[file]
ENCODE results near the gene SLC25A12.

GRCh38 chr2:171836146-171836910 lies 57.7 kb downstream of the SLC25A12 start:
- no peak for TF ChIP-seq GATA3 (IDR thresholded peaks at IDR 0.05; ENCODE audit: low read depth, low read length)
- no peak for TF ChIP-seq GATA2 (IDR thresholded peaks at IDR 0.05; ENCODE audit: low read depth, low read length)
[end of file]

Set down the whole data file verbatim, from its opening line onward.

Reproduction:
ENCODE results near the gene SLC25A12.

GRCh38 chr2:171836146-171836910 lies 57.7 kb downstream of the SLC25A12 start:
- no peak for TF ChIP-seq GATA3 (IDR thresholded peaks at IDR 0.05; ENCODE audit: low read depth, low read length)
- no peak for TF ChIP-seq GATA2 (IDR thresholded peaks at IDR 0.05; ENCODE audit: low read depth, low read length)